Man or machine? A question that has fascinated for decades. 20 years ago the reigning world chess champion Garry Kasparov was beaten in a game by the computer Deep Blue for the first time. Today it is all about the Asian game of Go as the South Korean champion Lee Sedol was defeated by Google’s Software AlphaGo. This playful experiment has a significant impact on the economy. Artificial intelligence is attempting to independently make decisions and will replace humans in many occupations. Among the most vulnerable employment groups is the Credit Manager. What effect will this have on the assessment of corporate risks? Jan Schneider-Maessen, chairman of the Federal Association of Credit Management (BvCM) and board member of the European umbrella organization FECMA explains.
Credit Managers protect their companies from defaults and explore opportunities for new revenue streams. They make decisions based on hard business data, experience and the proverbial gut feeling. Can intelligent computer programs take on this activity?
In a study by Carl Benedikt Frey and Michael A. Osborne of the University of Oxford from 2013, the probability of computerisation for 702 detailed occupation is calculated. The credit analyst is at position 677 of 702 rated occupations with the highest replacement probabilities. We note today that the willingness of companies to train employees to become credit managers is falling. This is a consequence of increasing automation.
How can we make sense of this development?
The calculation of statistical probability of default on payment is one of the lighter tasks of computer software. Such tools have been available to Credit Managers for years. These programs have become so much more sophisticated that many corporate leaders no longer want to use credit managers. They smell savings.
What is the degree of the automated decisions Credit Management is nowadays?
The decision on the granting of trade credits is increasingly digitized. Decisions are made in milliseconds; and nobody has to fill out more forms. Soon 80 per cent of all credit decisions will be automatically covered. Trained specialists are needed for the remaining 20 per cent. In the not too distant future, the relationship will move to 95-5 in favour of the automated decisions.
What does this mean for companies that are simultaneously customer and supplier?
This means that they are dependent on the decisions of a computer. These decisions can only be as good as the data with which it is fed. When the software checks obsolete data, it may happen that a company gets no supplier credit, although it is healthy and currently has no failure probability. Equally, it may happen that a supplier of the company is badly assessed, thereby jeopardising a good business relationship. All companies are therefore required to provide credit rating agencies, credit insurers and other data collectors with the freshest possible figures available. A proactive approach is required. Companies who "hoarding" their data can get into trouble.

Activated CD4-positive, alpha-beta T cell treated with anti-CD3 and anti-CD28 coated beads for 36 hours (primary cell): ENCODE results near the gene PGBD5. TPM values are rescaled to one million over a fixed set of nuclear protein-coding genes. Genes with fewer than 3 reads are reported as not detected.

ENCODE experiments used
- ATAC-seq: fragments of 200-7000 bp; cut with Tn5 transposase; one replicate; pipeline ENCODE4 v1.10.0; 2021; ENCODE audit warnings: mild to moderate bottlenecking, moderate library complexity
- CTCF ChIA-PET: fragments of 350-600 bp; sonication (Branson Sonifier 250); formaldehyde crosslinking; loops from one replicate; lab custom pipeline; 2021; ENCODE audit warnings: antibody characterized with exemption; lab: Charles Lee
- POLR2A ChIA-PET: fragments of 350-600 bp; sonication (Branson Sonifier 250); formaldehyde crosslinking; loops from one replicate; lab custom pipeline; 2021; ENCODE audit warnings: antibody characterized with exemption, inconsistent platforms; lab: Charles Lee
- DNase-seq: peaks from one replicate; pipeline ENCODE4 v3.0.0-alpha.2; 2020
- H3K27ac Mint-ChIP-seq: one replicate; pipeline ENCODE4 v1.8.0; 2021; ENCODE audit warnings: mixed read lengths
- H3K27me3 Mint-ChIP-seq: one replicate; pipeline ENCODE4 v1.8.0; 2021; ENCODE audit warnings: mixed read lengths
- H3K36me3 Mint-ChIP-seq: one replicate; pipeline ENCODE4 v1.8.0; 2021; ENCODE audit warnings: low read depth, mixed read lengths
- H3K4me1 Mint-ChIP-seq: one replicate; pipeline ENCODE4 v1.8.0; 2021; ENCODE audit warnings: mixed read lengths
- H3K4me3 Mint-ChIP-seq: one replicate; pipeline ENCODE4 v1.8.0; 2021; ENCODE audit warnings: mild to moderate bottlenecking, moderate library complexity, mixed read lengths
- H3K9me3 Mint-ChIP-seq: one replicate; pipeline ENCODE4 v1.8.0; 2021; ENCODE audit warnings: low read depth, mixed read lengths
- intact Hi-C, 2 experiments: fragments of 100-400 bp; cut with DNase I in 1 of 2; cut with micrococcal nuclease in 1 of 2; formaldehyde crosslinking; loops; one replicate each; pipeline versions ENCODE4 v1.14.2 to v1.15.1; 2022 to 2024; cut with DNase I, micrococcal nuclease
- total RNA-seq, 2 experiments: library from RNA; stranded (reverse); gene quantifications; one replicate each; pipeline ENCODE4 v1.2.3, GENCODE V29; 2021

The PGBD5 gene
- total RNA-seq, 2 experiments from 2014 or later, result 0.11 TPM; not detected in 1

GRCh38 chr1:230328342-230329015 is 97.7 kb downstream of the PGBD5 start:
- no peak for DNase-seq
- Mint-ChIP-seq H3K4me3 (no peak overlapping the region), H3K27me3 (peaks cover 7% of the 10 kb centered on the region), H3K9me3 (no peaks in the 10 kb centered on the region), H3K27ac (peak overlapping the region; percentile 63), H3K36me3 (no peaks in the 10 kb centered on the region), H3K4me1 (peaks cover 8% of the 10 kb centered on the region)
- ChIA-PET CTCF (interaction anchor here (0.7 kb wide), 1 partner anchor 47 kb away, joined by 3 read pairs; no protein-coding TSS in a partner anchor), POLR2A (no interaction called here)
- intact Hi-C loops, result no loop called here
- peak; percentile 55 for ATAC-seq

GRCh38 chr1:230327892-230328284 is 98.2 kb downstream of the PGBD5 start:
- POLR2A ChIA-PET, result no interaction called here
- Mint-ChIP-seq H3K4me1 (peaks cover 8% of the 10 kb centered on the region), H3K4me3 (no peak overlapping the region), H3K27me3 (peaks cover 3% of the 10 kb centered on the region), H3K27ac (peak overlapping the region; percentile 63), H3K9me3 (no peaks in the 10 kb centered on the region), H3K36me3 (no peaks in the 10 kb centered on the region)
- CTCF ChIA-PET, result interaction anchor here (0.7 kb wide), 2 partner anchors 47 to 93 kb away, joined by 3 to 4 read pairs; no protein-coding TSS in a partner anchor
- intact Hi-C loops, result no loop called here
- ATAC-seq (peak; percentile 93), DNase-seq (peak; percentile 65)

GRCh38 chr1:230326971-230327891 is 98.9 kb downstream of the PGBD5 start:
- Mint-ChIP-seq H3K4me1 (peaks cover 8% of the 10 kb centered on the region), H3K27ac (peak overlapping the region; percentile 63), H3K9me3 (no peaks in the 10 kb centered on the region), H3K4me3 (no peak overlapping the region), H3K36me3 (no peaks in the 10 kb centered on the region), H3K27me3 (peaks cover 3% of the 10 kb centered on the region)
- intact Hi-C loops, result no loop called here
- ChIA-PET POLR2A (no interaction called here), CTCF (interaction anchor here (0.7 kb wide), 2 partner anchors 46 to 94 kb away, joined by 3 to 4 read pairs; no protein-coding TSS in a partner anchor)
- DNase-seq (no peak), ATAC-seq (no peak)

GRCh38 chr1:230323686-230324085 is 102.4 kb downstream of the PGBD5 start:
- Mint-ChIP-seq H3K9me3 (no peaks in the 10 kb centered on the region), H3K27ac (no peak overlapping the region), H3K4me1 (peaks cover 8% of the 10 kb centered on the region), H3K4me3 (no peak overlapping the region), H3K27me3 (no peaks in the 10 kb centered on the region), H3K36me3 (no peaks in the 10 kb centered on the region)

Is human judgment when making credit decisions no longer relevant?
Experience and the human "gut feeling" is less important. References to many years of good business relations or the positive assessment of an entrepreneurial personality is no longer relevant to risk assessment. Automatic decisions can’t consider such soft factors.
The economy is changing rapidly. What challenges does that entail for Credit Management?
The economic cycles are getting shorter. Entire industries are changing at a breathtaking pace, previously successful models break. Today’s successful businesses could be bankrupt tomorrow. The printing business suffers from inexpensive online competitors; YouTube and Netflix dominate the medium of television, streaming services end the raison d'être of the CD, Amazon continues traditional retail, but also strengthens the logistics service providers, to name just a few examples. Entire industries are reassessed and the risks and opportunities associated is becoming increasingly complex.
Can artificial intelligence accomplish that?
I am sceptical. Intelligent Software is without a doubt an important tool for company valuation, but it is not infallible. With increasing complexity we will not manage the economy well without specialised Credit Managers.
In which areas are human beings in your view irreplaceable?
Many large companies do not own assets anymore such as factories or machine parks. The online giants have practically only servers and office buildings. This doesn’t makes the valuation and assessment of their financial strengths. A company like Paypal is worth more on the stock market than any German banks - years ago unthinkable. I see the assessment of budgets and the identification of hidden risks as the tasks of a well-trained Credit Manager in the future.